Do tech entrepreneurs need VCs?

August 16, 2010
Mike Arrington, today, repeats a very similar argument when it comes to angel funds:

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One of the least convincing and most annoying arguments against investing in index funds is the idea that if everybody did it, then the stock market wouldn’t be able to efficiently allocate capital any more. Well, yes — but there will always be people picking and buying individual stocks and funds. That doesn’t mean that you and I should count ourselves among their number.

Mike Arrington, today, repeats a very similar argument when it comes to angel funds:

Very few angel funded startups end up very big or interesting. “An entire generation of entrepreneurs are building dipshit companies and hoping that they sell to Google for $25 million,” lamented a venture capitalist to me recently. He believes that angel investors are pushing entrepreneurs to think small, and avoid the home run swings. And you don’t get a home run unless you swing hard, he says. When you play it safe you nearly always lose…

Some venture capitalists think that this “think small” attitude is driving entrepreneurs who may otherwise build the next Google or Microsoft to create something much less interesting instead, and then everyone loses. No IPO. No 20,000 tech jobs. No new buyer out there for the startups that don’t quite make it.

And without those occasional but huge exits, the entire ecosystem can fail. Venture firms need big returns to raise new funds. Without venture money a lot of the innovation in Silicon Valley would end.

So in effect, the argument goes, the angel investors are like a quickly growing cancer. Without radically invasive surgery, Silicon Valley will eventually flatline.

All of this doom-mongering is based on the existence of angel funds adding up to $200 million, tops, when you put them all together: chump change compared to the kind of money that the big VC firms control.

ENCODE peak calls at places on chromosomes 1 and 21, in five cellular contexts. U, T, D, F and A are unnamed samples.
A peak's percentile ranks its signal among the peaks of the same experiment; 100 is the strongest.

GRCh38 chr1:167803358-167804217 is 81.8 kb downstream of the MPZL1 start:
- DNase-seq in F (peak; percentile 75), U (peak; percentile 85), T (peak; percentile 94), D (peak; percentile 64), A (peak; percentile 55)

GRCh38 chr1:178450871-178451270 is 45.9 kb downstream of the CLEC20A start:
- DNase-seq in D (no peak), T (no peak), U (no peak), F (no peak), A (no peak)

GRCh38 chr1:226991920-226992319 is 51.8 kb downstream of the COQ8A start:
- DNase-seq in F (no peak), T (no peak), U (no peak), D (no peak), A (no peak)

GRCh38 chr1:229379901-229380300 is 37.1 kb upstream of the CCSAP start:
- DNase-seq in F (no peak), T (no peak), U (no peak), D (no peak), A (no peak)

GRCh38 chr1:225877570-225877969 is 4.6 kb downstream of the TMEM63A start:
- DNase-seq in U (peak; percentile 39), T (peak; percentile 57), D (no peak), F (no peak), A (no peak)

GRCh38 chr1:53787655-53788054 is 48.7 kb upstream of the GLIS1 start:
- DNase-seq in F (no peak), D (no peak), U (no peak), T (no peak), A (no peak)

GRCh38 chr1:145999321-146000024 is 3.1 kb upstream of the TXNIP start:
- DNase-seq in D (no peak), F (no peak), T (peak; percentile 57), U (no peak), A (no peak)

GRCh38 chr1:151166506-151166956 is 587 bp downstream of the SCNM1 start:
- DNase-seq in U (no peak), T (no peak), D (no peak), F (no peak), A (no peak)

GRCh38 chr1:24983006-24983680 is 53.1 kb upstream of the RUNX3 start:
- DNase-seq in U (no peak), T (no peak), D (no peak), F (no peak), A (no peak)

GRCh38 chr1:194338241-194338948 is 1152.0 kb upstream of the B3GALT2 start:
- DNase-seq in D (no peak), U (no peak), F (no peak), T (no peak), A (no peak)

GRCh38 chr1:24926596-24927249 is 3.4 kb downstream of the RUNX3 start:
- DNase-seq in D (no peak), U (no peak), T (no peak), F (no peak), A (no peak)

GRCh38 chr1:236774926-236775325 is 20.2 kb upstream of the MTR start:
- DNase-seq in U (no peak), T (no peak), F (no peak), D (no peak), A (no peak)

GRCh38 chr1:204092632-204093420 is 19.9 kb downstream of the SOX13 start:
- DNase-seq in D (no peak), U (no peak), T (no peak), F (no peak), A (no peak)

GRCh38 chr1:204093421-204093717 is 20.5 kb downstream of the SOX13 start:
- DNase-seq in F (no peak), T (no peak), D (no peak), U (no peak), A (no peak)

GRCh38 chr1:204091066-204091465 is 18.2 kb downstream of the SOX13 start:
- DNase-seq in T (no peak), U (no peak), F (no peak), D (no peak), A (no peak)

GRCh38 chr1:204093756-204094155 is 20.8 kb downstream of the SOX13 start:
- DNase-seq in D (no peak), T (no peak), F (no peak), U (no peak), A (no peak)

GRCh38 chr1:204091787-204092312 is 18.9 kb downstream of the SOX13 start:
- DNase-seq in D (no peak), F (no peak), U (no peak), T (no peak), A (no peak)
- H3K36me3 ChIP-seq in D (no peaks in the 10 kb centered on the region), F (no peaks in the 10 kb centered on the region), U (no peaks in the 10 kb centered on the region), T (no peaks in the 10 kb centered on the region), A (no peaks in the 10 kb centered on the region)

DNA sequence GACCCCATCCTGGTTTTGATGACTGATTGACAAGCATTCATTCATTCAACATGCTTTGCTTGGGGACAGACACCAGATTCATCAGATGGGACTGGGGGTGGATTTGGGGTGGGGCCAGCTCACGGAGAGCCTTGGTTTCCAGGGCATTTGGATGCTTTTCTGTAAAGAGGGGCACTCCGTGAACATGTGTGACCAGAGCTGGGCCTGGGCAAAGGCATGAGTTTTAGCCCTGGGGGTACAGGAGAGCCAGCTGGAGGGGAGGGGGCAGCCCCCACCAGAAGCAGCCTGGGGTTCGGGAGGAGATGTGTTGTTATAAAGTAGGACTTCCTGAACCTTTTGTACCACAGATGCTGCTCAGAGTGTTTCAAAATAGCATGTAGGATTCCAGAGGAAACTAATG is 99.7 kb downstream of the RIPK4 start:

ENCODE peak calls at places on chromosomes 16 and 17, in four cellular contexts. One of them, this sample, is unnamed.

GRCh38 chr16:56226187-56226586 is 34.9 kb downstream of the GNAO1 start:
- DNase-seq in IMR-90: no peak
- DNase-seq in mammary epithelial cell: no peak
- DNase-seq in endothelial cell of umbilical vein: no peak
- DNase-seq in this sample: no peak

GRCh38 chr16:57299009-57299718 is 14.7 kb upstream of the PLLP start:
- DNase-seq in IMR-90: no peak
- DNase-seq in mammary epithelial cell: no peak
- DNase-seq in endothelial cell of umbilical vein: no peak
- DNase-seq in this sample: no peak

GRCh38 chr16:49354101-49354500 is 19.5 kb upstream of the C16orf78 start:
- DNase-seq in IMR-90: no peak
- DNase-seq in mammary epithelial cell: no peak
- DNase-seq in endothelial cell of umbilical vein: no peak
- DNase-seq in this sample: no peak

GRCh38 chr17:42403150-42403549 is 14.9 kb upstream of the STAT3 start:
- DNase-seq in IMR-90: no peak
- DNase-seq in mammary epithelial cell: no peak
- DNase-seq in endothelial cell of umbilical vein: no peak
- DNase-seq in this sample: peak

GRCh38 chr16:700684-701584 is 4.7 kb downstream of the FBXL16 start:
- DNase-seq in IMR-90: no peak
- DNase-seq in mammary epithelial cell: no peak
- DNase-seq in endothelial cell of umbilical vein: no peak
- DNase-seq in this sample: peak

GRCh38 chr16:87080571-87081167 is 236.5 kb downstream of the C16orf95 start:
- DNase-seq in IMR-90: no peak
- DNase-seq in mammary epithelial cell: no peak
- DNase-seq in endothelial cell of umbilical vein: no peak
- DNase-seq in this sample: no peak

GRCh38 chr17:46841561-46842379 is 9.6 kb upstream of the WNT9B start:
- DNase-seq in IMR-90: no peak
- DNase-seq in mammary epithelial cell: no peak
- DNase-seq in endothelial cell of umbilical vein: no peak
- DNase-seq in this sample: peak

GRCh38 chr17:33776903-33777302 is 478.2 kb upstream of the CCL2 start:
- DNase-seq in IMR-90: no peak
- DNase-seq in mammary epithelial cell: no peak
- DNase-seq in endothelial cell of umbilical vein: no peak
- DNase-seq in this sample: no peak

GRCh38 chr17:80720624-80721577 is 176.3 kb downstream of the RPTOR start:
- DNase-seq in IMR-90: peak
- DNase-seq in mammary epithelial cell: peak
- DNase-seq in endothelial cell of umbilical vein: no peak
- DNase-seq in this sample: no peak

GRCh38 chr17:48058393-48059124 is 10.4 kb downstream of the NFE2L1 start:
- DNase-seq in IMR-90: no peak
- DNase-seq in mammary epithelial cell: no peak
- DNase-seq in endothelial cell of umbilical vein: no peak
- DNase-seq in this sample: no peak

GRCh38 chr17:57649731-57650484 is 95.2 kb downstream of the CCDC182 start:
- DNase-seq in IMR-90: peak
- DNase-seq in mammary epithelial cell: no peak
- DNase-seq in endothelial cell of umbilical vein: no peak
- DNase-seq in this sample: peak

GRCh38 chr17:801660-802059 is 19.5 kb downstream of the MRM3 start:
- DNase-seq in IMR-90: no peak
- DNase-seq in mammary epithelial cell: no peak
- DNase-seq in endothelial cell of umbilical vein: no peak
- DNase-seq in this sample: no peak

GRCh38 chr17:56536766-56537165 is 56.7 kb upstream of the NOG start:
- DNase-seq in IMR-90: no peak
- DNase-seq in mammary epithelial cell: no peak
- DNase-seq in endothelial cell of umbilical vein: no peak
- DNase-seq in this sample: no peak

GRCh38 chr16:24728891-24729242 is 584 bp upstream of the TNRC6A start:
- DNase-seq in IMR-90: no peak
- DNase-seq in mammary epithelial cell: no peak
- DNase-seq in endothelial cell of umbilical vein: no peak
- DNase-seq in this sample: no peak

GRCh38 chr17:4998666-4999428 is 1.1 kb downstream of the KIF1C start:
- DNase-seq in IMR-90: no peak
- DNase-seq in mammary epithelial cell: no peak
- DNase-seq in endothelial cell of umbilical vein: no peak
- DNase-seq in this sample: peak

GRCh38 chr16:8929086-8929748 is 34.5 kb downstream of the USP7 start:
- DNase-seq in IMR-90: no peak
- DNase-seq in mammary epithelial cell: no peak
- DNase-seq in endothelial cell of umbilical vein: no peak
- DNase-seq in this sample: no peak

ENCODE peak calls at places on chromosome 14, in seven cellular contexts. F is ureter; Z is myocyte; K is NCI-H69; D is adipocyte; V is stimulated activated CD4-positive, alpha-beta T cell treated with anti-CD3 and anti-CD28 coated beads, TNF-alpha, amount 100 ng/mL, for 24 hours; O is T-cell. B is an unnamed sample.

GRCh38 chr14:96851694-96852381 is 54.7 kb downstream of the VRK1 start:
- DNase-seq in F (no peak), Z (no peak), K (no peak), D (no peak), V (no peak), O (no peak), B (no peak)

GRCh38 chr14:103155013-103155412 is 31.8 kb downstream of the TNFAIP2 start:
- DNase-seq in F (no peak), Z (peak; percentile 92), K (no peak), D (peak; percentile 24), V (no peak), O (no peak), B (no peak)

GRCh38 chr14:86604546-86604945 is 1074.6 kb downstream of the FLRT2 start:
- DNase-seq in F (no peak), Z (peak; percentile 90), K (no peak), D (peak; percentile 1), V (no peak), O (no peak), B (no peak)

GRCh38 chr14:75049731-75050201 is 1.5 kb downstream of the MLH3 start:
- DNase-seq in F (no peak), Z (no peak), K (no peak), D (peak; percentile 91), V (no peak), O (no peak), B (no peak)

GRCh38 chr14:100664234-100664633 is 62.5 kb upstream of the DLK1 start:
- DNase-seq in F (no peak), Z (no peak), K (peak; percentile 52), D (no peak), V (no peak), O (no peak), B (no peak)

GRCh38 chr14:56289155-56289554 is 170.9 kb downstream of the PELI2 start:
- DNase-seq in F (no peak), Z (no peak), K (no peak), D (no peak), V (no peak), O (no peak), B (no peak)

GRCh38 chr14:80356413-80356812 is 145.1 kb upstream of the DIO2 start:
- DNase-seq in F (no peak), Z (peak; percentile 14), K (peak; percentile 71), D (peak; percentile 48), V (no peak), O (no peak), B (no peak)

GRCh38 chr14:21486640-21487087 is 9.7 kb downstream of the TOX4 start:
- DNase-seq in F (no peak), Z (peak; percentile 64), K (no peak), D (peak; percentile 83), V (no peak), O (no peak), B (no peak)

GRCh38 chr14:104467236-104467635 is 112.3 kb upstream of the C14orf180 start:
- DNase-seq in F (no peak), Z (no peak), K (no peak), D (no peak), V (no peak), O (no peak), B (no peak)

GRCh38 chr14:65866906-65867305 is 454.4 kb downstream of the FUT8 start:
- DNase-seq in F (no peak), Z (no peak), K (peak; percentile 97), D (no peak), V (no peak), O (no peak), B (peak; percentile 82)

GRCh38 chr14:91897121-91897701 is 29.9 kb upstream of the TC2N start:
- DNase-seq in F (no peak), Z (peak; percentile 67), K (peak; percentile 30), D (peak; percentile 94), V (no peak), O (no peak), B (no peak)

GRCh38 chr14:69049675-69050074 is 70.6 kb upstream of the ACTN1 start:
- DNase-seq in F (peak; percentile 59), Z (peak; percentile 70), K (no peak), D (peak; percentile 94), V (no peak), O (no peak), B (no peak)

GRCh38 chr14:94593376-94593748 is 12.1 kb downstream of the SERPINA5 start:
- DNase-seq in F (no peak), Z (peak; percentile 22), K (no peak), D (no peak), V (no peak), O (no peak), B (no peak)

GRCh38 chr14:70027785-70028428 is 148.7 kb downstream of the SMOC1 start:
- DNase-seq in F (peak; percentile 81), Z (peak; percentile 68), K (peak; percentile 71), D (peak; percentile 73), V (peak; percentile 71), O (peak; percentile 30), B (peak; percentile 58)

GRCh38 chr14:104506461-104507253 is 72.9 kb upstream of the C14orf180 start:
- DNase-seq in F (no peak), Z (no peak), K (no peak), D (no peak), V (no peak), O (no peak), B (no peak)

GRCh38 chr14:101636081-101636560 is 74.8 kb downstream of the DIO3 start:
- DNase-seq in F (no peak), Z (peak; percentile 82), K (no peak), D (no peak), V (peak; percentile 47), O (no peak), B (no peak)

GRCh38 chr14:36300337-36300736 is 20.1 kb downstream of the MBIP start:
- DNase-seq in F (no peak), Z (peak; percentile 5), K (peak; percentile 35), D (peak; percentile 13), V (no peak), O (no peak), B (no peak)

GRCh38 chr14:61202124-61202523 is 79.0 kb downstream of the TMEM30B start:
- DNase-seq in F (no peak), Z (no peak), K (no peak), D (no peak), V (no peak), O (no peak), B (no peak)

It is true that as barriers to entry in the tech space get lower, that reduces the amount of money that entrepreneurs need, and can result in venture capitalists being left out of the funding equation altogether. Doesn’t your heart just bleed.

But the idea that an uptick in angel-backed companies will result in fewer huge successes is just silly. Yes, it’s possible that angel-backed companies are happier with smaller exits than their VC counterparts. But if the VCs see an opportunity there to become the next Google, they’re more than welcome to buy the company themselves: they certainly have $25 million lying around to do just that. More realistically, VCs can certainly take over as and when original investors feel like cashing out, just as public stockholders take over when VCs cash out in an IPO.

Reading columns like this, though, does make me a bit more hopeful when it comes to the tech startup scene in second-tier cities like New York. In California, it seems, the funding architecture is incredibly rigid and inflexible, and any threat to that architecture is met with wails of pain. The rest of us, I think, are lucky to live in a world with a bit more optionality when it comes to funding. And who knows — maybe in the future starting an online company will be so cheap that it can be done entirely on debt, with no equity investment at all. That won’t help the people dreaming of getting rich through getting lucky with tech investments. But it might well help company founders avoid a lot of the poisonous funding politics that Arrington talks about.


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